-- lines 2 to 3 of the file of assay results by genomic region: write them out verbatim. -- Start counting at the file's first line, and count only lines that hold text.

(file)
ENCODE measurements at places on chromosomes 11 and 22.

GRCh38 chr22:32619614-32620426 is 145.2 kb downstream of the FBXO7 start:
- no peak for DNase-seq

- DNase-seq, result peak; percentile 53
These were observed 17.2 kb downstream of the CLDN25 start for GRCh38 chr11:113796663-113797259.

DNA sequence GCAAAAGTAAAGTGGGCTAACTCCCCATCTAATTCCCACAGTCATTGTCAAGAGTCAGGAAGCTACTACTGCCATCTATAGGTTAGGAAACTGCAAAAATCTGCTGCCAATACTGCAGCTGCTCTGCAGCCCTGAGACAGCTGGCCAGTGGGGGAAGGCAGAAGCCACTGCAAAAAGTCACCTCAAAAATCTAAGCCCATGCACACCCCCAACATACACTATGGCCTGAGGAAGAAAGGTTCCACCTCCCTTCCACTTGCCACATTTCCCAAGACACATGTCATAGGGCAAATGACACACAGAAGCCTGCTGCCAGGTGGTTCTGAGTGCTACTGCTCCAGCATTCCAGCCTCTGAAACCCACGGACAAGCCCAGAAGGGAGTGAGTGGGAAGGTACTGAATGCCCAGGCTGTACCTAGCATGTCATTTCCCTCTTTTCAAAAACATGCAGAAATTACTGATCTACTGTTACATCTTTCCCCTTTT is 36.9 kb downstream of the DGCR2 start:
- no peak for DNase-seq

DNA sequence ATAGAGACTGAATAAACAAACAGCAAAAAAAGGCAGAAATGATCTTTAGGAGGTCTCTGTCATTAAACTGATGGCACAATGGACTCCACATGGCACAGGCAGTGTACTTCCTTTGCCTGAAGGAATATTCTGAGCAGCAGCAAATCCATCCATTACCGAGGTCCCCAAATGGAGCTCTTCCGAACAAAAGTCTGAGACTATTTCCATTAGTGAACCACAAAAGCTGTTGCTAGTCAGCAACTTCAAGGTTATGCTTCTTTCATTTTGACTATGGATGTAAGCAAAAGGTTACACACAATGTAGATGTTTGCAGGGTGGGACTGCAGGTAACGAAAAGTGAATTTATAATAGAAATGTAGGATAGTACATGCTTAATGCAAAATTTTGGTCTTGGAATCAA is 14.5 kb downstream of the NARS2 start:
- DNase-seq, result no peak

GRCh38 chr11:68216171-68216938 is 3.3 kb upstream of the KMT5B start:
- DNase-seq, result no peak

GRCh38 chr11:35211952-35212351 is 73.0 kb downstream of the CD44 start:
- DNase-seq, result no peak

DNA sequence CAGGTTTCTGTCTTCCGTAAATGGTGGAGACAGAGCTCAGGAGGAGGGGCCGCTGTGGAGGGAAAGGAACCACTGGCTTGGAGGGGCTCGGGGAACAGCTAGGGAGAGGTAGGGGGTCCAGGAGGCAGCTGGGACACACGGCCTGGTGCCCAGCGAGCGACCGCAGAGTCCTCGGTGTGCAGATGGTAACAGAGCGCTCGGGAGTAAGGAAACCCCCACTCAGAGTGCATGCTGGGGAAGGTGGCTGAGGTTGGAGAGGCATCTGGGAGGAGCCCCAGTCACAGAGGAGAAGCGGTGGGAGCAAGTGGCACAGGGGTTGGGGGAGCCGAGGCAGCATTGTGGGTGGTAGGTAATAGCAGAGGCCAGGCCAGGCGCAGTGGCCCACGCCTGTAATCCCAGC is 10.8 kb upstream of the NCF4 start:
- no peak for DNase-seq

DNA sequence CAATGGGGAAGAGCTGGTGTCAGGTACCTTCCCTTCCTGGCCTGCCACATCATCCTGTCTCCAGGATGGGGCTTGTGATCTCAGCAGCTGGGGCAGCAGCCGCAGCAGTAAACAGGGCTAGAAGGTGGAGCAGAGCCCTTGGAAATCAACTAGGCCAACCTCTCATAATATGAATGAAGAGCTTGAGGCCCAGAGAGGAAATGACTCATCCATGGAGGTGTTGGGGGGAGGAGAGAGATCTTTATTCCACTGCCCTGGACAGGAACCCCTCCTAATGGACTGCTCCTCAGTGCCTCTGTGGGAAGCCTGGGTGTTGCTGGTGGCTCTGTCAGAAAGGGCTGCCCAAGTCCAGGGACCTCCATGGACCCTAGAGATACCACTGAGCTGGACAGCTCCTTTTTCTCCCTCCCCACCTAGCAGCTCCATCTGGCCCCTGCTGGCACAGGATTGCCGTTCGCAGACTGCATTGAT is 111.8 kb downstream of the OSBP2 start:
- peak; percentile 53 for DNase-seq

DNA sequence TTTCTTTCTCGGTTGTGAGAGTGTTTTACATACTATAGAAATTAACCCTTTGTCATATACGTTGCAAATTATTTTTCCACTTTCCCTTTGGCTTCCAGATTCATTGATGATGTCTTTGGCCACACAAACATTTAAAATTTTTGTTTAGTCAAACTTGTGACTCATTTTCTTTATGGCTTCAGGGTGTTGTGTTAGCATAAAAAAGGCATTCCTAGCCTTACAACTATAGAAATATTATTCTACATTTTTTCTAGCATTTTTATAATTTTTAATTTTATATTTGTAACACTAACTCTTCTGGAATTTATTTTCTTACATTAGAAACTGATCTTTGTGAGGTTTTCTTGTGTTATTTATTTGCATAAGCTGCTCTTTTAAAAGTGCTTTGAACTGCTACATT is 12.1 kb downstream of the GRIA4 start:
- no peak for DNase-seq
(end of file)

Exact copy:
GRCh38 chr22:32619614-32620426 is 145.2 kb downstream of the FBXO7 start:
- no peak for DNase-seq